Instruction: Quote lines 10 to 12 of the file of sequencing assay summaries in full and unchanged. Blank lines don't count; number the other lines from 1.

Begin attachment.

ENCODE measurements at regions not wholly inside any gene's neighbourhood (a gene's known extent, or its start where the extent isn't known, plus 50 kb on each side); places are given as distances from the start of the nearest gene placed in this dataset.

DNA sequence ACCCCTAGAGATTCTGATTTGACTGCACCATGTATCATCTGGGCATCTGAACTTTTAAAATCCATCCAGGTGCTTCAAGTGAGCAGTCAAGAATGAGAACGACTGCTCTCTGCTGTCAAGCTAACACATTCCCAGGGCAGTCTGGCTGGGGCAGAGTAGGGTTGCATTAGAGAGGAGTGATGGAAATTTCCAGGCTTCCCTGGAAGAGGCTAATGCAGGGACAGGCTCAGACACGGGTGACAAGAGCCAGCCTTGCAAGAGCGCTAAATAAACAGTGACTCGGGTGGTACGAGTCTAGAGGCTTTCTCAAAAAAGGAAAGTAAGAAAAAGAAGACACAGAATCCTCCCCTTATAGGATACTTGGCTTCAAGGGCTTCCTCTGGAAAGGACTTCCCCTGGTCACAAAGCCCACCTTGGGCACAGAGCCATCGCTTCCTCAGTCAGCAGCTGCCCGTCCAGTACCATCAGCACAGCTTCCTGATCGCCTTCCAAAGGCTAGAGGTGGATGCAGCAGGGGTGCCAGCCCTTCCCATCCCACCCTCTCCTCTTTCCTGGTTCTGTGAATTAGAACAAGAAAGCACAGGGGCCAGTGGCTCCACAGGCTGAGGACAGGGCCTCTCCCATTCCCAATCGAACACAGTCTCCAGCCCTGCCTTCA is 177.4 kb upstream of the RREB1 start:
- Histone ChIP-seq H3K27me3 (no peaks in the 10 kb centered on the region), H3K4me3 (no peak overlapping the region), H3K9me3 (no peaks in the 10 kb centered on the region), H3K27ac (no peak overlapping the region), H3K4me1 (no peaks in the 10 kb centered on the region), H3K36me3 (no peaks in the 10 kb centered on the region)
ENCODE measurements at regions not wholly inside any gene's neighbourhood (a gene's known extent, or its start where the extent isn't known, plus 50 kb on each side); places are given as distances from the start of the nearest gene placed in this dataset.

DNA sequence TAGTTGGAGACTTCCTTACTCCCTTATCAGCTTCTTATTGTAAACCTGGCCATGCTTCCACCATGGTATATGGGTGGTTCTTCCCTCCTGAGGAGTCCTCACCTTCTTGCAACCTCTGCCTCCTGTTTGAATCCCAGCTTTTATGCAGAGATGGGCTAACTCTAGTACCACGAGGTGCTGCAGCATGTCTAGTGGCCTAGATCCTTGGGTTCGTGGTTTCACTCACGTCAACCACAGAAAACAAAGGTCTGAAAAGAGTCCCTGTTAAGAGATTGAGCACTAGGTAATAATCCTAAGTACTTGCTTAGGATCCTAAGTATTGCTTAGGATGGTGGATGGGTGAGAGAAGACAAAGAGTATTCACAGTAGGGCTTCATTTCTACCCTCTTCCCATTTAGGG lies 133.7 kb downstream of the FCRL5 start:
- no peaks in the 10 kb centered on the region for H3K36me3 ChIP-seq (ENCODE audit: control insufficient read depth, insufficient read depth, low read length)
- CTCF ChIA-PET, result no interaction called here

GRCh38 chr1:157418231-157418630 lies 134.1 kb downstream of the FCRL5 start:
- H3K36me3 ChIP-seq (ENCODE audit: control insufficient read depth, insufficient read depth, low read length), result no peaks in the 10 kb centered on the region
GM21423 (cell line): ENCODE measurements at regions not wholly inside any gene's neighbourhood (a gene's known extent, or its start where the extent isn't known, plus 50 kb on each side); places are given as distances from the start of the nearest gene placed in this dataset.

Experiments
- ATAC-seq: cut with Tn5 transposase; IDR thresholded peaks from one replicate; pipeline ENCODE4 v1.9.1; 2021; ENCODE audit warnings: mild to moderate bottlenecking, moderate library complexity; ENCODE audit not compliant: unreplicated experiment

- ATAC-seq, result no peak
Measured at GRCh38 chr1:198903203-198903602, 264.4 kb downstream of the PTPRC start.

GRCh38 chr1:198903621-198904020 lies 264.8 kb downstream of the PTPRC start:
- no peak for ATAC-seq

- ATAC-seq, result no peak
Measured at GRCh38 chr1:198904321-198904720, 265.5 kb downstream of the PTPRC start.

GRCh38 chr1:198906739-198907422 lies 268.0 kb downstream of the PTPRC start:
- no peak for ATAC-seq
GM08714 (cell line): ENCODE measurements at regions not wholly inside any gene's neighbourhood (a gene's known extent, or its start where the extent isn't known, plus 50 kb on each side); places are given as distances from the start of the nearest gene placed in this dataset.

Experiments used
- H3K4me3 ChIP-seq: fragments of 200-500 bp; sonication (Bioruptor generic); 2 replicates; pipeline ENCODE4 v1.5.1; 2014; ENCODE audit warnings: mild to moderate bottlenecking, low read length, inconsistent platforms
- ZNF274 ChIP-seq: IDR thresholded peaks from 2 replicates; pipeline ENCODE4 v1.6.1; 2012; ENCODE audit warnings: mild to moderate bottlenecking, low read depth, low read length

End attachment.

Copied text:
GM21423 (cell line): ENCODE measurements at regions not wholly inside any gene's neighbourhood (a gene's known extent, or its start where the extent isn't known, plus 50 kb on each side); places are given as distances from the start of the nearest gene placed in this dataset.

Experiments
- ATAC-seq: cut with Tn5 transposase; IDR thresholded peaks from one replicate; pipeline ENCODE4 v1.9.1; 2021; ENCODE audit warnings: mild to moderate bottlenecking, moderate library complexity; ENCODE audit not compliant: unreplicated experiment